Diamonds in the Rough
Most members are aware that Peter Alliss, live on television, once described Tidworth Garrison Golf Club as “a gem of a course on the edge of Salisbury Plain” but even Peter would be amazed at the surprises that await the observant player who wanders off the fairway. Besides some rare and beautiful wild flowers we have roe deer and muntjak, buzzards and owls, stoats and foxes – just to mention a few of the birds and animals that can be seen around the course.
Yet few people, including members, are aware that Tidworth Garrison Golf Club may be amongst the most important of the 600 or so areas of chalk grassland monitored by the Wiltshire Wildlife Trust Sites Project, and that it is probably in the top five most bio-diverse courses in the county. This is because it was constructed in 1908 before the advent of chemical fertilisers, herbicides and heavy ploughing machinery. As a result, and despite some rather insensitive management in the past, it retains large areas of high quality Lowland Calcareous Grassland. It has been estimated that in excess of 90% of this type of habitat has been lost in the UK since 1945 and that Wiltshire retains perhaps half of all that is left and more significantly, maybe more than a third of the surviving resource worldwide.
Mr Rob Large, Wiltshire Wildlife Trust - Wildlife Sites Officer, has carried out several inspections of the course and his reports contain many interesting and surprising facts. Several species of plants and animals have been recorded at Tidworth Garrison Golf Club which are notable because they are rare or threatened in Wiltshire, nationally or even globally - and recording has only just begun!
Amongst these the International Union for the Conservation of Nature regards White Helleborine (Cephalanthera damasonium) as vulnerable to extinction! The White Helleborine, a beautiful orchid, has been found thriving in the shade of the beech trees, as well as in open areas of our rough. Purple Milk-Vetch and Field Fleawort are regarded as endangered and the Fleawort, as well as the Bastard Toadflax, are considered scarce in the UK.
In addition, 23 species, considered to be indicators of high-quality calcareous grassland, were recorded on this site in 2011. These include Harebell, Horseshoe Vetch, Sainfoin and small Scabious. (More photos at end of article). Many types of butterflies, most species of which are in decline as a result of habitat loss, have been observed feeding on the grasslands around the course.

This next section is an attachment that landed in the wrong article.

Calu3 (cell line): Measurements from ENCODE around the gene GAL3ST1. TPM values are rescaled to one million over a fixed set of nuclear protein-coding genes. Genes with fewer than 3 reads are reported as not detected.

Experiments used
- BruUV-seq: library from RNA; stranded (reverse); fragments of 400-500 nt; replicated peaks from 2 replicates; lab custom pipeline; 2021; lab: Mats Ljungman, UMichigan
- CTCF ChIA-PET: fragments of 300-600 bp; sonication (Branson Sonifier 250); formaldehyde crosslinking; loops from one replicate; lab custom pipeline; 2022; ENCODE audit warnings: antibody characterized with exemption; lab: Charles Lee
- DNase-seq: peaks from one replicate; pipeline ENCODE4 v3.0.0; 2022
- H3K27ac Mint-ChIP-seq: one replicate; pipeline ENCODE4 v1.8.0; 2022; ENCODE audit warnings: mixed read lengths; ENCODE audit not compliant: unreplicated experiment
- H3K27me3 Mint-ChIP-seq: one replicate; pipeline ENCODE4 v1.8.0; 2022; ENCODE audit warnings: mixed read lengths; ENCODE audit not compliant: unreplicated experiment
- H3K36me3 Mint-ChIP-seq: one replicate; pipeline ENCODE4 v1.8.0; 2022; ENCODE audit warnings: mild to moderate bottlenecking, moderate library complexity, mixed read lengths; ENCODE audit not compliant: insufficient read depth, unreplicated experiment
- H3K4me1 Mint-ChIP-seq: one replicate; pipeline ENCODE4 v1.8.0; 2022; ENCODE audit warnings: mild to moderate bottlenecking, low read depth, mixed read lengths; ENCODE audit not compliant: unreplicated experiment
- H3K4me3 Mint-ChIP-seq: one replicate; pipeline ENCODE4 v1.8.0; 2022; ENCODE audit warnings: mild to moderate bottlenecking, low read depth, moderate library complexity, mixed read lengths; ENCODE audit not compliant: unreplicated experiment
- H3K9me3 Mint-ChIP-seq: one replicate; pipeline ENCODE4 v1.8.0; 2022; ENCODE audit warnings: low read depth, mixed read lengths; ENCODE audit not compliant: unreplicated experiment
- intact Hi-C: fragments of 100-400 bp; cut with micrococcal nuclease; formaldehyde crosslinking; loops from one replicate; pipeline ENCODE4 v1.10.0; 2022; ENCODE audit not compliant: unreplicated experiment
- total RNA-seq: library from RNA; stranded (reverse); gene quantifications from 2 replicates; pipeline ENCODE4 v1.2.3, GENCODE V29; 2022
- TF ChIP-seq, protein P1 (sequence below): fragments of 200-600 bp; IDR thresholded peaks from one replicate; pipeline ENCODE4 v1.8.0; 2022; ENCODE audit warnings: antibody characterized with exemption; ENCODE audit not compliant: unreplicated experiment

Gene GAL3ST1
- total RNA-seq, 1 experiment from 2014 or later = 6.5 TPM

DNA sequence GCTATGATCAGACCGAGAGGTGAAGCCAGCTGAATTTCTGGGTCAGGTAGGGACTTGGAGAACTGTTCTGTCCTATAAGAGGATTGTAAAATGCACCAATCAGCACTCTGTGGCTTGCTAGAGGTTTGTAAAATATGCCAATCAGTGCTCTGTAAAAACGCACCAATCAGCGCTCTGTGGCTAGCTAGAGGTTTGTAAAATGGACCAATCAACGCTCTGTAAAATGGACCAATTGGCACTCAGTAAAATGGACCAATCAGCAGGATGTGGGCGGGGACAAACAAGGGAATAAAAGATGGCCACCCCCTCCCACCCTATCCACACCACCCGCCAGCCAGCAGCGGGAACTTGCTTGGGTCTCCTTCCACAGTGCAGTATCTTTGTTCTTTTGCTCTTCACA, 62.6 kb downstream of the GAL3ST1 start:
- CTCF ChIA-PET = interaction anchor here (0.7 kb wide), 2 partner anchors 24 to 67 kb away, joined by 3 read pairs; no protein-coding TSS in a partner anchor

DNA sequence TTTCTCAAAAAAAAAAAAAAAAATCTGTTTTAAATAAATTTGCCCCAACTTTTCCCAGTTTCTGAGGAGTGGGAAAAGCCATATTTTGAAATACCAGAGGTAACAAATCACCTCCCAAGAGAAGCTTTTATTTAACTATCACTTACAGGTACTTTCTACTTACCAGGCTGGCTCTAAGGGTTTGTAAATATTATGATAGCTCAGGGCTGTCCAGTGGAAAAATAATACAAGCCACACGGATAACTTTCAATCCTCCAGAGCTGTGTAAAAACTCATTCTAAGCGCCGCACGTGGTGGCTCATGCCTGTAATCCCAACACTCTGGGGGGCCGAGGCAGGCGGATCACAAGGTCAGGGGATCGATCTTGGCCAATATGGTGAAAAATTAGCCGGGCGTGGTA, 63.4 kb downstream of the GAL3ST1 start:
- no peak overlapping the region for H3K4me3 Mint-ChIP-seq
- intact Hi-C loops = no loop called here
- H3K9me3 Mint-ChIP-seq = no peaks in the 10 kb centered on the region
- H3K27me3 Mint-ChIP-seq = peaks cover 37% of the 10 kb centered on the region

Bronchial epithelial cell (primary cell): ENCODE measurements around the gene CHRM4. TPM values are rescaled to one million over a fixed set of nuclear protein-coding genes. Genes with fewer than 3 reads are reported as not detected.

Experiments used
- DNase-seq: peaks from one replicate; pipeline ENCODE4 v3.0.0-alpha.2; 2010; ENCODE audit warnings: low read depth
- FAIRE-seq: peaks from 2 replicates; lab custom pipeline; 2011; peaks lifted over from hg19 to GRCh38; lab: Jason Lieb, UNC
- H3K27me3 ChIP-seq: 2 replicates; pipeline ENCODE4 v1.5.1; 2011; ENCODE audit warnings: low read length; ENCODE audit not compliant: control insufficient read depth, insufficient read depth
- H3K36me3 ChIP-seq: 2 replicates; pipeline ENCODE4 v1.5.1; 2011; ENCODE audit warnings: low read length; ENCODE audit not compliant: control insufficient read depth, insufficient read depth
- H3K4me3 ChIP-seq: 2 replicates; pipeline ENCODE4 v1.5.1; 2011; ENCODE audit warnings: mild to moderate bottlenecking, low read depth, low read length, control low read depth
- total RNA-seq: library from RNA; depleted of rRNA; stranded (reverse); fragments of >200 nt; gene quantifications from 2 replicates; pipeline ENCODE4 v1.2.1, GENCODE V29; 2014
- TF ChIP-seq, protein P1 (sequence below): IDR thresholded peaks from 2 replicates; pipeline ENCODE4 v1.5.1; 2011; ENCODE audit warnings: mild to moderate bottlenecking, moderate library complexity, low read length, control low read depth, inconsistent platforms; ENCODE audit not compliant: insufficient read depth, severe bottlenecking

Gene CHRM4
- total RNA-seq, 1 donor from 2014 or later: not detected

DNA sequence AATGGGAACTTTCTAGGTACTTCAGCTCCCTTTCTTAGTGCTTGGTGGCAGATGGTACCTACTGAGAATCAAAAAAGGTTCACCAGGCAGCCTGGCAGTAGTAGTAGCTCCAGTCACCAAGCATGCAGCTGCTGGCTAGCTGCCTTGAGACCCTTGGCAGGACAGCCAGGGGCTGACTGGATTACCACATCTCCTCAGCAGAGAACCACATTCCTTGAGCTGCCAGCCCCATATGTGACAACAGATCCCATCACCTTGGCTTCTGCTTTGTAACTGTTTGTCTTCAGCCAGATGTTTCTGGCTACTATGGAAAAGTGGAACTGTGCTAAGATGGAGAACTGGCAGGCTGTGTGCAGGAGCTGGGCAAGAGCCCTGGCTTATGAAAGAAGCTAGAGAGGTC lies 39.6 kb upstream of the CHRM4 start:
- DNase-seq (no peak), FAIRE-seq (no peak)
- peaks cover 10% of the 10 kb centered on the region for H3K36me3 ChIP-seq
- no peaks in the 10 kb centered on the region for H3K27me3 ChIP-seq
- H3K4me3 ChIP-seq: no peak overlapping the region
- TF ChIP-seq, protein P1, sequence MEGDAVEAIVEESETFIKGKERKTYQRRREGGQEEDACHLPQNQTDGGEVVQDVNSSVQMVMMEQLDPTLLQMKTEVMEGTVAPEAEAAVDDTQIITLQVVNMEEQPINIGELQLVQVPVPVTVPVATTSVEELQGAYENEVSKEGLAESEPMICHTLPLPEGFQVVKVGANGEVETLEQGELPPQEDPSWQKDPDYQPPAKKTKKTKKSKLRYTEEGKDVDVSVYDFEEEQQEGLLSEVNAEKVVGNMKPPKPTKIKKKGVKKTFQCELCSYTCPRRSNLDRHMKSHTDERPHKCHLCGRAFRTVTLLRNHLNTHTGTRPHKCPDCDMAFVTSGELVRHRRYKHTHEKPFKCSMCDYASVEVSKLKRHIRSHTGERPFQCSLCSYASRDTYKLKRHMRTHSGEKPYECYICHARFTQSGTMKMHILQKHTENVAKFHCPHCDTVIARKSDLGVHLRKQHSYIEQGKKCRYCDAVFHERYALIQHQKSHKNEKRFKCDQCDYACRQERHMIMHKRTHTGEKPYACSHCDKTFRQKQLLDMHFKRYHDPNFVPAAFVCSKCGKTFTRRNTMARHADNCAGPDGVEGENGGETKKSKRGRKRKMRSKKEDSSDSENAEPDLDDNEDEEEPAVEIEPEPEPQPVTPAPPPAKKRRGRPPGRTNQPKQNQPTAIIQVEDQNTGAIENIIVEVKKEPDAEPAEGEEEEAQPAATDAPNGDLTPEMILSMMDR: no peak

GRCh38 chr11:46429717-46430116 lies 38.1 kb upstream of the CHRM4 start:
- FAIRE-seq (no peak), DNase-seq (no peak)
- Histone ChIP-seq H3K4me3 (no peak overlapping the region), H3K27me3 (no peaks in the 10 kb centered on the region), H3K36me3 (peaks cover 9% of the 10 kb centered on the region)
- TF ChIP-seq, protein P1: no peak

The county has a special responsibility towards the preservation of such sites and this habitat is listed as a priority in the UK Biodiversity Action Plan and protected under an EU Habitats Directive because it is inherently very bio-diverse, having arisen through a long tradition of low-intensity management and once lost cannot be easily re-created.
Tidworth Garrison golf course is important because it pre-dates the modern intensification of agriculture and most of the land has been neither ploughed nor intensively fertilised. This makes it special and worthy of protection and celebration. As a club we recognise we have a responsibility to protect this special place. This can be achieved by controlling the encroaching scrub and young trees, especially Pines, Sycamore, Hawthorn and Blackthorn, which, over time, create deep shade and suppress plant diversity. Along with occasional management of the rough areas this will ensure a continued supply of nectar, pollen and sap for the many butterflies, bees, grasshoppers, flies and beetles, which in turn feed the bats and birds which live around the course. We feel it is vitally important to continue protecting what we are fortunate to have for future generations to enjoy.
With special thanks to Jo Gray for getting this article off the ground, and to Rob Large, Wiltshire Wildlife Trust - Wildlife Sites Officer www.wiltshirewildlife.org , author of the above mentioned reports.